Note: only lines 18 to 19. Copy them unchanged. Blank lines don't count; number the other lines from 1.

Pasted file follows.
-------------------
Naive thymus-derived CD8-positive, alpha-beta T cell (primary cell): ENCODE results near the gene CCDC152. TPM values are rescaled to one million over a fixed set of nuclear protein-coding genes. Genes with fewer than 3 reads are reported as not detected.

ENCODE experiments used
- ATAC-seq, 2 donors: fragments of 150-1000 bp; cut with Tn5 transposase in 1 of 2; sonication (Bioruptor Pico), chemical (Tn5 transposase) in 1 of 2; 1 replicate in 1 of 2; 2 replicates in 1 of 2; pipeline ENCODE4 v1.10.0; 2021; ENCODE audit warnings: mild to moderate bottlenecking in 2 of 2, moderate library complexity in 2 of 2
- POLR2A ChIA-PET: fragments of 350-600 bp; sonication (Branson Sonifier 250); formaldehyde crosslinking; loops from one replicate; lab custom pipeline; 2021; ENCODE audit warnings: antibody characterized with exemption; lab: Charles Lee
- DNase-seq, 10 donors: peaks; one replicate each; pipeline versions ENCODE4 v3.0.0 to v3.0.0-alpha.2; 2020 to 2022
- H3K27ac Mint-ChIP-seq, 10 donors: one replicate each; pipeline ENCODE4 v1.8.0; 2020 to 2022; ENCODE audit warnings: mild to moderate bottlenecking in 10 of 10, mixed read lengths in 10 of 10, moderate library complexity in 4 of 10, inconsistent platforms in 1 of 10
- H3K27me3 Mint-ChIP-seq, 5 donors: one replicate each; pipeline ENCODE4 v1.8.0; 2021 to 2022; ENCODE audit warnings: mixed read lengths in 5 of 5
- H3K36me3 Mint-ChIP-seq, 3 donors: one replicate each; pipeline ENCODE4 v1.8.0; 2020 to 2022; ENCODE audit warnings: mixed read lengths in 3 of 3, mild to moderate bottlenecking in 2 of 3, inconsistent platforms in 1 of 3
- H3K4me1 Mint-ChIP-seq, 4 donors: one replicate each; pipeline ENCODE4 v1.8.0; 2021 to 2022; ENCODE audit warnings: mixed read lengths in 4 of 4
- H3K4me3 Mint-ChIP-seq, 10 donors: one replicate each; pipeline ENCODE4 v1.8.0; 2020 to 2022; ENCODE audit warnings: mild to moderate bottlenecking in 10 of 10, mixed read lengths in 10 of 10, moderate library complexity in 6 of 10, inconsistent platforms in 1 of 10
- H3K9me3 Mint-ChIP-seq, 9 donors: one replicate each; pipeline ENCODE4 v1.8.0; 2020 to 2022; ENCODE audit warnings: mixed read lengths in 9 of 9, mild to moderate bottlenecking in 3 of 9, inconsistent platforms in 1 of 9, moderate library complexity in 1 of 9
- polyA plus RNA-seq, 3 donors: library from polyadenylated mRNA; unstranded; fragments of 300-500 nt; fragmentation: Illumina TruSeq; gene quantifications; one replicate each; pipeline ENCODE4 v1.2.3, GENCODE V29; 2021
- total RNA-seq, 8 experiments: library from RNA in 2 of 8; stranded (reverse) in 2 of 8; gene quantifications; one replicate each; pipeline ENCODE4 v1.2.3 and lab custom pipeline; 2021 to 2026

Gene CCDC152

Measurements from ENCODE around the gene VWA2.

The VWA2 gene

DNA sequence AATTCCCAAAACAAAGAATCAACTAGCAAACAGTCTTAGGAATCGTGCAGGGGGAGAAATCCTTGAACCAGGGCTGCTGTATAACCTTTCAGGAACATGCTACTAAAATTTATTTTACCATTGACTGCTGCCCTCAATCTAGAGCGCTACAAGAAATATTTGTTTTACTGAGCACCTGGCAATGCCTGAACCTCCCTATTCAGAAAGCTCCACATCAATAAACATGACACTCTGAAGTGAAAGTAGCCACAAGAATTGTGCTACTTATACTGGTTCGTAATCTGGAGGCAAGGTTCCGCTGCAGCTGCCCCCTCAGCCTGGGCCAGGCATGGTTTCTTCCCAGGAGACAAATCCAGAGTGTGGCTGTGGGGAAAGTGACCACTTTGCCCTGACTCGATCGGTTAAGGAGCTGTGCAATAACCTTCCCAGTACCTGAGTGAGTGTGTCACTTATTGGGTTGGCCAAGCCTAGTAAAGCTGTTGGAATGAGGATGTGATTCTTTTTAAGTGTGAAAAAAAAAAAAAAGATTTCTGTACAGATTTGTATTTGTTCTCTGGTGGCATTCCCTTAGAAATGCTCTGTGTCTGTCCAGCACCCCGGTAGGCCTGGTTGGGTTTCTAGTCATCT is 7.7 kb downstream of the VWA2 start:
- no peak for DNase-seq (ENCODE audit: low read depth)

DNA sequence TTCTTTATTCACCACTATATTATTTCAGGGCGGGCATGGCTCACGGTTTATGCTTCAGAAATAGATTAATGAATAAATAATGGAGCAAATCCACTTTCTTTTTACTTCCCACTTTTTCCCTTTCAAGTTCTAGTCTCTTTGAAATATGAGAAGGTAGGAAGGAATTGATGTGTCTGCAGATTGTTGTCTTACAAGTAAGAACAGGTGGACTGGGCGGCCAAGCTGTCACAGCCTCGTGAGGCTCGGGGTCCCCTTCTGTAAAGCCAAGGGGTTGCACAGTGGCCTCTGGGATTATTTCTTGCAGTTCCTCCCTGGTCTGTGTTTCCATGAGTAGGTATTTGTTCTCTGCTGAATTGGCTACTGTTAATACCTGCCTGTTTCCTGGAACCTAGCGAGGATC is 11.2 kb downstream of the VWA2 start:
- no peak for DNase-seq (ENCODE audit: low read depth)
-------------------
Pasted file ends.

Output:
- no peak for DNase-seq (ENCODE audit: low read depth)

DNA sequence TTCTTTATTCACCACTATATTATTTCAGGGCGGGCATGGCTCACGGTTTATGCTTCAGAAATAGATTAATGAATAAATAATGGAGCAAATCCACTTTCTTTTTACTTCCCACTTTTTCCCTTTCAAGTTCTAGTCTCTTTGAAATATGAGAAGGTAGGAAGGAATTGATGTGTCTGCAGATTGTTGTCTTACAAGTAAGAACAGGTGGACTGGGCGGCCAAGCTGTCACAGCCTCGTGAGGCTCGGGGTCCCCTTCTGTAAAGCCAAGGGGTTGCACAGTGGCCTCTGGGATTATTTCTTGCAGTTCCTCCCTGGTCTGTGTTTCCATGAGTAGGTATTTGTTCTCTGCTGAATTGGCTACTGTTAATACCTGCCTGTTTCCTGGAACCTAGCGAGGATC is 11.2 kb downstream of the VWA2 start: